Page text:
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Apple Averted An iPhone Fiasco With Phase 1 Trade Deal

Shanthi Rexaline

The standoff in the U.S.-China trade talks has continued to haunt the financial markets for a while now. Stocks with significant exposure to China have been see-sawing amid conflicting reports concerning a resolution.

With some clarity emerging with the  clinching of a Phase 1 deal  between the U.S. and China, the broader market and these stocks are likely to get a reprieve.

Apple Inc. (NASDAQ: AAPL), which is reliant on China both as a production base and market for its products, is feeling the pinch, although the stock hasn't reacted much to the uncertainty.

Apple shares  have been on a tear this year, with the rally getting stronger since the stock dropped down to a medium-term support around $170 in early June. Much of the upside came on the back of the product momentum following the launch of the iPhone 11.

After having gained about 75% in the year-to-date period, the stock is currently in record territory.

Despite the resiliency of Apple shares, there is no denying of the fact that trade tensions impacted the company's fundamentals.

Sales of Apple's flagship product – the iPhone – fell year-over-year in China for the second straight month in November, the  CNBC  reported, citing Credit Suisse analyst Matthew Cabral said.

iPhone shipments in China fell 35.4% in November, adding to the 10.3% decline in October, the analyst said, inferring the data from estimates provided by the Chinese Ministry of Industry and Information Technology.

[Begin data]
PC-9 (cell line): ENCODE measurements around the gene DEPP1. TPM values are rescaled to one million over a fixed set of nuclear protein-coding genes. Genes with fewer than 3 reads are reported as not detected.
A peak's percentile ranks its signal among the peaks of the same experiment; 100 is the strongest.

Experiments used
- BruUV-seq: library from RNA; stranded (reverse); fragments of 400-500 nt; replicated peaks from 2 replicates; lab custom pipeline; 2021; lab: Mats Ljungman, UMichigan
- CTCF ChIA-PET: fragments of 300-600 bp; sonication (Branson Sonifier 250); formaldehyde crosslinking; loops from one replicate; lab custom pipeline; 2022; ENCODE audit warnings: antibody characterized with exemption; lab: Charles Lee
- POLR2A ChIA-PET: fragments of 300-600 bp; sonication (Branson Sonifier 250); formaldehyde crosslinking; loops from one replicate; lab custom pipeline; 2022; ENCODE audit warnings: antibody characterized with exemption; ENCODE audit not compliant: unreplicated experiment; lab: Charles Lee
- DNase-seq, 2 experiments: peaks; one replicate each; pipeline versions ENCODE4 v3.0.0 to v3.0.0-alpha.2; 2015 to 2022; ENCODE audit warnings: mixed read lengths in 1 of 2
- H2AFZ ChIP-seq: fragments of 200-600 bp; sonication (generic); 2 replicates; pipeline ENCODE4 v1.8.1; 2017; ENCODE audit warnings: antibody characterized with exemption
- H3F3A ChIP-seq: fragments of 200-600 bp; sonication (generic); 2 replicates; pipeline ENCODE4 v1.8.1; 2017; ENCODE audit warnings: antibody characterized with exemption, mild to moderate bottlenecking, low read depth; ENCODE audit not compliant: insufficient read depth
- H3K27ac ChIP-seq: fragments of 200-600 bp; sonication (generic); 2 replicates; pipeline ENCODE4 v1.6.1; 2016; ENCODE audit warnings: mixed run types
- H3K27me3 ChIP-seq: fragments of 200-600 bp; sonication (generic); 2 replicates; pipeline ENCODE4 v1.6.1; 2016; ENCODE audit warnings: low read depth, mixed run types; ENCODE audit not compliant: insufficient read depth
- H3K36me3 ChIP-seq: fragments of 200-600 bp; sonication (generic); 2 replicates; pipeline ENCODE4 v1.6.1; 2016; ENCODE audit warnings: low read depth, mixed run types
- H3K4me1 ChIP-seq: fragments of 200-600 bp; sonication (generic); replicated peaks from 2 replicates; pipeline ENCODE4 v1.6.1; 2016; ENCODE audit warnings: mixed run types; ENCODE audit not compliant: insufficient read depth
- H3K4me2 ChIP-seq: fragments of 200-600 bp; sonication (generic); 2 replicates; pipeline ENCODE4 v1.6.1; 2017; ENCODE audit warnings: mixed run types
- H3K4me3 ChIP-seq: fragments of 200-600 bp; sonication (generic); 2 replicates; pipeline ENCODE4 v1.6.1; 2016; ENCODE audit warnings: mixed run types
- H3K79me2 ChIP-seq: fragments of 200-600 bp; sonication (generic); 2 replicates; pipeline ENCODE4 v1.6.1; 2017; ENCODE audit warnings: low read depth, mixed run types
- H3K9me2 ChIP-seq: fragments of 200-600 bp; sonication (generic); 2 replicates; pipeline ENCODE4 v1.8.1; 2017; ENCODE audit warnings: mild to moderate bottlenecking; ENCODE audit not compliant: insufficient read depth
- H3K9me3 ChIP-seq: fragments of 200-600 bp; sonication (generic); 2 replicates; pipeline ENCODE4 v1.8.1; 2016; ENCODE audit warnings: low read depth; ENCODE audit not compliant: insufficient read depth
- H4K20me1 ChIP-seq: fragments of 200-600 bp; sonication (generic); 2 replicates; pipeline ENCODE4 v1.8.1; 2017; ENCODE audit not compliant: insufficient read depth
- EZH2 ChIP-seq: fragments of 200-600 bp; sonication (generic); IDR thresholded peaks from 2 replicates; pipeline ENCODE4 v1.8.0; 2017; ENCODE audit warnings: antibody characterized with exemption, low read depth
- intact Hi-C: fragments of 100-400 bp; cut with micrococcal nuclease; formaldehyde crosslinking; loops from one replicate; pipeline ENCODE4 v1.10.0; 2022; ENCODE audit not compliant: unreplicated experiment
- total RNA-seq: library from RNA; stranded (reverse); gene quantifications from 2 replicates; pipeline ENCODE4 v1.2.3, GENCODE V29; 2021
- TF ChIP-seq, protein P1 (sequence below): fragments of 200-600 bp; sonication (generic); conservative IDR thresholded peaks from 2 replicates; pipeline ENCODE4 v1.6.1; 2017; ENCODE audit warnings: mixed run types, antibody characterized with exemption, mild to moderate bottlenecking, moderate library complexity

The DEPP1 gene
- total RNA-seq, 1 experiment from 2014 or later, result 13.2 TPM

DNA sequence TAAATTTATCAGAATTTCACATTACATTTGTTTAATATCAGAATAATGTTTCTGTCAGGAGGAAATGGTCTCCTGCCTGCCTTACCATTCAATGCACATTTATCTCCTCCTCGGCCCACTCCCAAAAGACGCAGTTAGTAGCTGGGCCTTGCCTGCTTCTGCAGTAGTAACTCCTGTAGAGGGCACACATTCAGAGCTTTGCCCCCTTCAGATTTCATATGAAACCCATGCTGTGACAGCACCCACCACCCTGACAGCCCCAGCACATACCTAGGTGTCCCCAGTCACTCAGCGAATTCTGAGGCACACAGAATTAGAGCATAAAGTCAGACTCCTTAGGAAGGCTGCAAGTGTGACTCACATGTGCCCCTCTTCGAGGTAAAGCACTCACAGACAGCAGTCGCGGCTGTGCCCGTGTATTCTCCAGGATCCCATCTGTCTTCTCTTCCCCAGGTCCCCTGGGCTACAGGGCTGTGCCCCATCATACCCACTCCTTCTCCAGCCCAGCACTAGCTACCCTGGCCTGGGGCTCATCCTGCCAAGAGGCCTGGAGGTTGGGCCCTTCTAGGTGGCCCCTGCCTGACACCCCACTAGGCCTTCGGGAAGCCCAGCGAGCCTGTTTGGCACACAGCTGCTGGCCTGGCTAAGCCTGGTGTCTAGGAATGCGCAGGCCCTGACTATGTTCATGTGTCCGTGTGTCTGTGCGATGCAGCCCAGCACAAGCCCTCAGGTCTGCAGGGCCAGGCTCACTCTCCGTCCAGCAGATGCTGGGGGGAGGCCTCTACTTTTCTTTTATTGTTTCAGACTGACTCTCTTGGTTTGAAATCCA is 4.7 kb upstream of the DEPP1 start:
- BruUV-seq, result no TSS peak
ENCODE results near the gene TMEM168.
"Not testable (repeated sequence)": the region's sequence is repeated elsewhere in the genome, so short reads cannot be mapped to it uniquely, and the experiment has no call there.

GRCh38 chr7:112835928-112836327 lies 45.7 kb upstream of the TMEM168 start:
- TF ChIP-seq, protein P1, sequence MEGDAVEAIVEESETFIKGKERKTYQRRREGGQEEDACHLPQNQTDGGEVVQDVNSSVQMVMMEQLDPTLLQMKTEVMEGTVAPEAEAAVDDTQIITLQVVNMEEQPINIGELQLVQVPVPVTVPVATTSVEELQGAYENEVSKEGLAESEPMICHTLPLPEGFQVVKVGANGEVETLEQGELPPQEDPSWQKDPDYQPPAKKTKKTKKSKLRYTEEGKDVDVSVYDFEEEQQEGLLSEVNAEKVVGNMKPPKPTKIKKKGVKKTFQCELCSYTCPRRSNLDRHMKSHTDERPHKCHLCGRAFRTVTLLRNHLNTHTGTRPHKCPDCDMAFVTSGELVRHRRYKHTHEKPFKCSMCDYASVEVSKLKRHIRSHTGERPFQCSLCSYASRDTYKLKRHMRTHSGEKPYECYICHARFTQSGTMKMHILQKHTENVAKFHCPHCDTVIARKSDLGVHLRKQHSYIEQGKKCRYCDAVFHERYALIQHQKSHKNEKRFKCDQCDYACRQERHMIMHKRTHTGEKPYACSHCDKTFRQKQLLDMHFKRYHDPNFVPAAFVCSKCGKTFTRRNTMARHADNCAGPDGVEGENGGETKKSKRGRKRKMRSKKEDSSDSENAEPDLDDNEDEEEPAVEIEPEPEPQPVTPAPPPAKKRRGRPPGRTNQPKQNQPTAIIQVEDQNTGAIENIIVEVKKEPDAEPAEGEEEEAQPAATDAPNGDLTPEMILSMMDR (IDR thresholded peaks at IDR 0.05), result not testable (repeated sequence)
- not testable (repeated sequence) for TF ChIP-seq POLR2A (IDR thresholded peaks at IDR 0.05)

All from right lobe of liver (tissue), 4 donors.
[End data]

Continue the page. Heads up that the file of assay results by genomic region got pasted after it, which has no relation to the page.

Since the launch of the iPhone 11 line-up, sales have declined 7.4%, translating to a 17.5% drop in China iPhone revenues, the analyst was quoted as saying.

For the fiscal year ended Sept. 2019, Apple's revenues from Greater China, which include Hong Kong and Taiwan as well, fell 16% year-over-year to $43.68 billion. The company attributed the decline to lower iPhone net sales, partially offset by net sales of Wearables, Home & Accessories and Services.

Apart from the trade tensions that simmered, competition from domestic rivals was also responsible for the weakness.

Huawei was a major beneficiary, as Chinese customers switched allegiance after the U.S. ban on Huawei whipped up patriotic fervor. The company also pushed its products by heavily incentivizing them.

If not for the trade deal, which averted imposition of further tariffs by the Dec. 15 deadline, Apple would have been pushed to the brink, having had to mark up its iPhone prices by anywhere between $70 and $150 per unit, analysts say.

A 15% tariff would have hiked the U.S. iPhone costs by about $70, Cabral said.

Tariffs could have inflated iPhone prices by about $150 during the critical holiday season, the  Bloomberg  reported, citing Wedbush analyst Dan Ives.

"If this tariff went through it would have been a major gut punch for semi players/Apple and could have thrown a major wrench into the supply chain and demand for the holiday season," Ives was reported to have said.

Imposition of tariffs would have placed Apple in a Catch 22 situation. If prices were left intact, tariffs would have shaved 4% off its earnings per share in 2020, and alternatively, if prices were hiked, demand would have shrunk by 6-8% in 2020, Ives said.

At least for now, Apple can heave a sigh of relief and focus on company-specific factors rather than worrying about geopolitics.

At last check, Apple shares were rallying 0.94% to $274.01, off the intra-day of $274.80 reached earlier in the session.

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Date Firm Action From To
Dec 2019 Maintains Outperform
Dec 2019 Initiates Coverage On Buy
Dec 2019 Maintains Overweight

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